Rooney takes over the hidden dance floor at Flinders Street Station: ‘It’s my biggest project yet’ | street art

IShe was one of Melbourne’s best urban legends, Like the tunnels under La Trobe University Or the Crown Casino with a secret mortuary: there was truly A preserved ballroom above Flinders Street Station, which hardly anyone has seen in decades? Until members of the public were allowed two years ago to do a show for Patricia Piccinini, not many believed it to be real; Even then, some still don’t quite know whether or not to believe it.

Street artist Tyrone Wright, better known as Ron, was one of them. “Just being in Melbourne, you hear rumors of a dance floor but you don’t really know if it’s there until you see the pictures,” he says. “I asked about if there was anything planned here and I was not told anything – it wasn’t a yes, but it wasn’t a no. Basically I didn’t stop bothering people until I was here.”

Ronnie in the sewing room.  Everything in the exhibition was bought in space.
“I basically didn’t stop bothering people until I was here”…He left in the workroom. Photograph: Ellen Smith/The Guardian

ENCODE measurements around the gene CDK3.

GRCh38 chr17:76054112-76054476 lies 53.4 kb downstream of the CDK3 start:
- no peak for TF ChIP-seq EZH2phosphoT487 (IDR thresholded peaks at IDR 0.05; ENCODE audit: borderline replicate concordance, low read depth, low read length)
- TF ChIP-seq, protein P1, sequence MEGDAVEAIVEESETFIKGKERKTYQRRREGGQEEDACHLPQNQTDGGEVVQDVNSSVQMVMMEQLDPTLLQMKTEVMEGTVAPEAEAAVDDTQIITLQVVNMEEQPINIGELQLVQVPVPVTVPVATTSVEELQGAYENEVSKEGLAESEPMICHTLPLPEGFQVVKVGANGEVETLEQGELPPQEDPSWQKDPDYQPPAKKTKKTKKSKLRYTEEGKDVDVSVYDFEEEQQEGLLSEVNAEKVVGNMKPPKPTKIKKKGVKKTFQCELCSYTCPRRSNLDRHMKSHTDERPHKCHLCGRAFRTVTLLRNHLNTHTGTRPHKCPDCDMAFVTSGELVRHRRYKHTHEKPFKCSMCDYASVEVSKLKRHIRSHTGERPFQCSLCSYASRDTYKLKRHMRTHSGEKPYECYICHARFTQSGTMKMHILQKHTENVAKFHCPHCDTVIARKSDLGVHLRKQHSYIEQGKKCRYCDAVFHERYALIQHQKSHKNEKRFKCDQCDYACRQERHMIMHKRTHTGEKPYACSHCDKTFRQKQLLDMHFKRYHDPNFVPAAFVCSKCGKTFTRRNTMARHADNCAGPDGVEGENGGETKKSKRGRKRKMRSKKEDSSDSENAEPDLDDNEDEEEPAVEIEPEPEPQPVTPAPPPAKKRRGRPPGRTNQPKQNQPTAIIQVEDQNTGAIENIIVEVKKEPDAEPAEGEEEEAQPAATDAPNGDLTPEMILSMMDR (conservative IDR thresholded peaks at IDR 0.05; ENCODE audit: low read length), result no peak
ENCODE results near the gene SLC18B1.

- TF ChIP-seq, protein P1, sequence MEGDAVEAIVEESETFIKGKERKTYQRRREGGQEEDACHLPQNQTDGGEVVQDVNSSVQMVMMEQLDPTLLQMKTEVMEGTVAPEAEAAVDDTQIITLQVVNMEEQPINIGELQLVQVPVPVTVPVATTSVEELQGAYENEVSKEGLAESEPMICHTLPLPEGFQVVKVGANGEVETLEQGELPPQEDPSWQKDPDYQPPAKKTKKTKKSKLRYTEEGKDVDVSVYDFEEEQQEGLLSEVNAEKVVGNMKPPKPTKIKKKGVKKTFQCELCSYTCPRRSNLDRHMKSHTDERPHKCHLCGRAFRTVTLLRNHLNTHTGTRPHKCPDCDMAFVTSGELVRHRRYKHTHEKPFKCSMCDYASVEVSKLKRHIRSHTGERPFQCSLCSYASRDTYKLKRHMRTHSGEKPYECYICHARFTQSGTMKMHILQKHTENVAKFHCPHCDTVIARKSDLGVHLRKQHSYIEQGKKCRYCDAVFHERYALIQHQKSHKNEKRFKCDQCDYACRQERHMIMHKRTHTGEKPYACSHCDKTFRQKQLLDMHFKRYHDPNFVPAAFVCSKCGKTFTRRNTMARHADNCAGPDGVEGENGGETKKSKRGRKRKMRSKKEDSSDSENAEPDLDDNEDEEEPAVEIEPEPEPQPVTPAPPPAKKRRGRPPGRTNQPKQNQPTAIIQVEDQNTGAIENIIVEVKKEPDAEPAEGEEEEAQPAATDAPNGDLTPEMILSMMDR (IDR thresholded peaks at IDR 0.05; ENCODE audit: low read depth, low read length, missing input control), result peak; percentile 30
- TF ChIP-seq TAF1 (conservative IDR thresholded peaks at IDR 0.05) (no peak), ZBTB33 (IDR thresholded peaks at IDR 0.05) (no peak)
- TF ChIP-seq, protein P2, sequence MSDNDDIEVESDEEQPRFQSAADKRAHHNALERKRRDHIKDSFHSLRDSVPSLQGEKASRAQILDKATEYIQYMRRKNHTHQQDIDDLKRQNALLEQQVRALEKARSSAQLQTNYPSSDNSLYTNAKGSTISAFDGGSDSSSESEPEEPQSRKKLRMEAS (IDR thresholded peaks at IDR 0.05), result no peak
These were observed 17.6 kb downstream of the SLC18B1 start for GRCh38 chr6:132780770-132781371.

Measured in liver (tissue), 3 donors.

We stand in the middle of his new gallery, Time, at the legendary upper level of the station. It is another of his immersive installations that explore beauty and decadence, where his paintings of delicate female faces (all his regular collaborators and girlfriend Teresa Oman) are paired with furniture, sound, lights and music. It all comes together to create a weird and spooky space that you’ll never be sure if it’s real or not – just like the ballroom itself.

As we walk, there is a thick rumble of sound and the lights darken in a rapid rush of motion in the hallway, making me freeze in horror. “This is just the train,” Ronnie says sweetly.

Everything is in time—from an entire library complete with spiral staircases, to envelopes in the mailroom, sealed with fancy stationery company details—a fake. He used the space to place breadcrumbs for a story, which visitors could fill as they walked from room to room: a print set, a mailroom, and an office complete with an era-specific rug reprinted for display only.

“We intentionally poured a drink on it,” Ron says, pointing to a dark spot. “Because that’s a story in itself — it’s about finding the soul in an environment.”

the library.
The library was built entirely from scratch. Photograph: Ellen Smith/The Guardian

Time is the biggest installation he’s ever done – and it’s something an artist has made Submerged parts of the Art Deco palaceturned Doomed house in art show that attracted thousands. Ron and his 120-person team, including longtime interior designer Carly Spooner, have been with Time for the past 18 months. Build an entire library from scratch, search the Facebook Marketplace for trinkets and oddities, and learn the ins and outs of fire safety regulations. They’ve been at the station’s upper levels since July.

Details in the writing set.
The cobwebs in the print trough are made of glue. Photograph: Ellen Smith/The Guardian